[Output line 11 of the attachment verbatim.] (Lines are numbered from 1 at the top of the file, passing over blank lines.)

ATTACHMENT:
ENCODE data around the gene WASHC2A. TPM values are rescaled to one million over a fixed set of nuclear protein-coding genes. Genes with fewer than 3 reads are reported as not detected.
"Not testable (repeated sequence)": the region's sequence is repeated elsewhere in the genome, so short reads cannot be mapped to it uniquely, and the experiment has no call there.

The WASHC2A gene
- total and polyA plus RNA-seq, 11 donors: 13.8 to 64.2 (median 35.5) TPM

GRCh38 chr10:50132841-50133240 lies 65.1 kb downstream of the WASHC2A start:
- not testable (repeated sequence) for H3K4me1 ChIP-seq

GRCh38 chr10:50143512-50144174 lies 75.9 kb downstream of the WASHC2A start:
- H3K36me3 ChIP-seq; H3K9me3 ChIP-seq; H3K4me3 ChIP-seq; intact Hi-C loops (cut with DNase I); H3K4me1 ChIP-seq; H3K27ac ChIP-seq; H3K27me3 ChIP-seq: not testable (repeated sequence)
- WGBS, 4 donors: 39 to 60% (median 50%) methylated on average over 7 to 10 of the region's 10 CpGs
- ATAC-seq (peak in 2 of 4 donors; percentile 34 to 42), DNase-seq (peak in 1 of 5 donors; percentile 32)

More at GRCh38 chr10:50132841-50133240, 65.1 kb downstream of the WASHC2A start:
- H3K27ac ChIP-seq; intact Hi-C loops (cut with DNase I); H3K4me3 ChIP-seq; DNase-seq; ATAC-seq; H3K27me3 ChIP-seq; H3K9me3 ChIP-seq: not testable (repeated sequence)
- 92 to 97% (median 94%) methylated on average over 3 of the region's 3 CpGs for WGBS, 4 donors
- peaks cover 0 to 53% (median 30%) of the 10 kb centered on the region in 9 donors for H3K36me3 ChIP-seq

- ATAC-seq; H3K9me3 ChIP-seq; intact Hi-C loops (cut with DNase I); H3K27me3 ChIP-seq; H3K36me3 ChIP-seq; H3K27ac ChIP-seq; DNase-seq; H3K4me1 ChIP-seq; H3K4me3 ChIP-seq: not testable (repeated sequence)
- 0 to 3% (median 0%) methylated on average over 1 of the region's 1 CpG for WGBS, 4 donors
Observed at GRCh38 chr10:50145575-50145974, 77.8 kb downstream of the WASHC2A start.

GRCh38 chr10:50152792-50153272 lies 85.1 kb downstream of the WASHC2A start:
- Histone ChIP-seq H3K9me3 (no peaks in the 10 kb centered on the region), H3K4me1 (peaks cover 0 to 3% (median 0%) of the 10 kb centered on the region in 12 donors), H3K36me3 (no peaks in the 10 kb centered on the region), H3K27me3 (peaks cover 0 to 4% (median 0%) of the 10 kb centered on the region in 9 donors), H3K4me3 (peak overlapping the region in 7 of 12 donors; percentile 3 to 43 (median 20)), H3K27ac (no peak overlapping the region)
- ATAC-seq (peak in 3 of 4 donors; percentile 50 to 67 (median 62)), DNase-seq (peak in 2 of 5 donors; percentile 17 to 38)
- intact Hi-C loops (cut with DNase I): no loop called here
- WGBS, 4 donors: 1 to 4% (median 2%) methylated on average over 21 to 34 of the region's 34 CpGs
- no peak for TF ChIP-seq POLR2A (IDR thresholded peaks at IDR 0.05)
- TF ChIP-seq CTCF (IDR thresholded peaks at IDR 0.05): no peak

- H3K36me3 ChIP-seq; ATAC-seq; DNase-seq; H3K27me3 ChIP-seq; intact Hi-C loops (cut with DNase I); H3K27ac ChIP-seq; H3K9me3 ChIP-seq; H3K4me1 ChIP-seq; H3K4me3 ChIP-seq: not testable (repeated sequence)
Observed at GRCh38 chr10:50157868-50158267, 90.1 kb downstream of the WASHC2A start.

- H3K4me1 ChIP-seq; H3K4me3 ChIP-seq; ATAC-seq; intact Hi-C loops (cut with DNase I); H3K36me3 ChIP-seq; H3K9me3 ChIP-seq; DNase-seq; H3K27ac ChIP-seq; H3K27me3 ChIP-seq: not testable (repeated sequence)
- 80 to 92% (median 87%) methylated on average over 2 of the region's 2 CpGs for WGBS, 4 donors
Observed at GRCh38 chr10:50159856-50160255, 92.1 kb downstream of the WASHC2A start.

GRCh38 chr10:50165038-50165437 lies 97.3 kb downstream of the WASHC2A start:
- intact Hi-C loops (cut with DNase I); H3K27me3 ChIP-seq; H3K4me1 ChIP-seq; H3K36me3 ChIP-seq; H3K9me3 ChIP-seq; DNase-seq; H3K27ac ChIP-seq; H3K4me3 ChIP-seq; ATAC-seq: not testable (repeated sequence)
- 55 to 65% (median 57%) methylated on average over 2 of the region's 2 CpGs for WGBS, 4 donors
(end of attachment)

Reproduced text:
More at GRCh38 chr10:50132841-50133240, 65.1 kb downstream of the WASHC2A start: